“Nothing to indicate” is, of course, another way of saying they haven’t a clue. The report is peppered with such phrases: we do not know very much (about male prostitution); there [is no] information that suggests that (prostitutes formerly on the streets are now involved in indoor prostitution); and there is nothing to indicate that (prostitution in massage parlours, sex clubs, hotels, restaurants and nightclub settings has increased in recent years)…etcetera…”

afterwards, wannabe-bindel-like-researcher is given step by step instructions on how to conduct the actual research, and the description provided bears remarkable resemblance to the methodology used by julie bindel and her gang of “social scientists” in their academically “acclaimed” (for shorter text see here) research report “big brothel”:

“Now let’s try a quick and inexpensive (if unscientific) experiment with a Google search engine.
Iceland: Reykjavík + escort = 77,400 results in 0.21 seconds.
Finland: Helsinki + escort = 136,000 results in 0.35 seconds.
Norway: Oslo + escort = 246,000 results in 0.19 seconds.
Sweden: Stockholm + escort = 491,000 results in 0.16 seconds.
Back in 1999, the official estimate of sex workers in the whole of Sweden was a mere 2,500. Even rabbits, it would seem, could only aspire to multiply as fast.”

and there we have it! now we would have to add more or less plausible “explanation” of our “findings” which necessarily must incorporate some kind of suffering endured by one or another group of individuals and with report prepared in such a manner we might try to approach government officials with a hope to secure monetary grants from government for carrying out further research into this particular area in order to end inequalities and suffering of those in need.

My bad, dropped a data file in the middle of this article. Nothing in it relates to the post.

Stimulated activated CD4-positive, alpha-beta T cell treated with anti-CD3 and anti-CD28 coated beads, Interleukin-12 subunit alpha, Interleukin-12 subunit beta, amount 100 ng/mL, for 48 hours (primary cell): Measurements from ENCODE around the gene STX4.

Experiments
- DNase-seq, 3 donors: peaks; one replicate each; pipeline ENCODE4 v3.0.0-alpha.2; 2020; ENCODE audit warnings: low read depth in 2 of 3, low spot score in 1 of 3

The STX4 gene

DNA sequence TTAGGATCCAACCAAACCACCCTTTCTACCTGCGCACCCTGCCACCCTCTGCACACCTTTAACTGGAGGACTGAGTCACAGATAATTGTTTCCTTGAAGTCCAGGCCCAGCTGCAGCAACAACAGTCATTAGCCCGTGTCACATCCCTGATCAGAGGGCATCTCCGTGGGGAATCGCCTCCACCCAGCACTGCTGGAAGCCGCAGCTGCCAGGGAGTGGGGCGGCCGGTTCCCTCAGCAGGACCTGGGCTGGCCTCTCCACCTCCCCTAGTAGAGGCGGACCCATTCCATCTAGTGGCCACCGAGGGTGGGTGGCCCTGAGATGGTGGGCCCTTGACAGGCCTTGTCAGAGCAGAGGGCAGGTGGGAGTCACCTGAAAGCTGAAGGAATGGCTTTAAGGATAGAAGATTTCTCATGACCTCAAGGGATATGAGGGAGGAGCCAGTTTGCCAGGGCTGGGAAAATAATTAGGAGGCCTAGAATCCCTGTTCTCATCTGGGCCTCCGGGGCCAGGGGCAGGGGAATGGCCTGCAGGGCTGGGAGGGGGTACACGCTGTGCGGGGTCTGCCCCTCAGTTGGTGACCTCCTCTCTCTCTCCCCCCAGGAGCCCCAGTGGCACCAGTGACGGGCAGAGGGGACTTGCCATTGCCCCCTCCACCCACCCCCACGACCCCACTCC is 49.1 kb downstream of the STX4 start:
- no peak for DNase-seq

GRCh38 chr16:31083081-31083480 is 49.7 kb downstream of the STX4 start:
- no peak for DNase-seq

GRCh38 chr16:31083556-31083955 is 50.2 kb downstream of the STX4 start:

i would be glad to hear from anyone who like our noble star julie bindel would manage to turn bindel-style social research into successful money making scheme.
good luck

i was deeply disappointed when several weeks ago i read (1, 2) about Swedish officials struggling to produce their final evaluation of controversial sexköpslagen. obviously i read earlier reports attempting to assess the impact of the law against buying sex published by swedish and norwegian governments (Kännedom om prostitution 1998–1999, Kännedom om prostitution 2003, Kännedom om prostitution 2007, Purchasing Sexual Services in Sweden and the Nederlands. Legal Regulations and Experiences) and was extremely eager to see the final evaluation. i admit that lecture of earlier reports as well as my broader studies into the available literature on the subject left me feeling that most of the critique of the law presented by academics and sex workers themselves was not wholly unreasonable. which means that in my view most of the pessimistic prognoses as to the impact of this moralistic legislation was sadly true. not to mention that it entrenched my somewhat racist and totally unreasonable beliefs in that people living in northern part of Europe are rather strange folks.

nonetheless, the report was published on 2nd of july and in accompanying press release Swedish Ministry of Justice announced that

“(…) criminalisation has contributed to combating prostitution and human trafficking for sexual purposes.”

also we are told that

“The ban has proved to act as a deterrent to sex purchasers. The Inquiry could find no indication that criminalisation has had a negative effect on people exploited through prostitution.”

the original version of the report can be accessed here (pdf) while the 15 pages long English summary (pages 29-44 of the original report) can be accesed here (pdf). in this entry i hope to shed some light on the report itself however I hope to achieve this by listening to and commenting on some glorious fanfares that immediately announced to the world that the law presents one great and unequivocal success against evil forces of patriarchy and male domination over women. and that’s how we stumble upon the greatest fan of snoop dogg among lesbian-feminists, julie bindel and her commentary “Legalising prostitution is not the answer”.
in the article (which by the way was published by the guardian on the same day as swedish report) our feminist diva provides her fans as well as other casual readers with her invaluable insights into the background and realities of work as a researcher in the context of prostitution and trafficking. so, we learn that: